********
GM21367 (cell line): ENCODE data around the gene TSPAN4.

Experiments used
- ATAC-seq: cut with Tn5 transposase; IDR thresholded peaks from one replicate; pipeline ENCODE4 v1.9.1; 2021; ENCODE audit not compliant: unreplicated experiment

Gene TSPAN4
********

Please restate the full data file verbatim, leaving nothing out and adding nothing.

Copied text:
GM21367 (cell line): ENCODE data around the gene TSPAN4.

Experiments used
- ATAC-seq: cut with Tn5 transposase; IDR thresholded peaks from one replicate; pipeline ENCODE4 v1.9.1; 2021; ENCODE audit not compliant: unreplicated experiment

Gene TSPAN4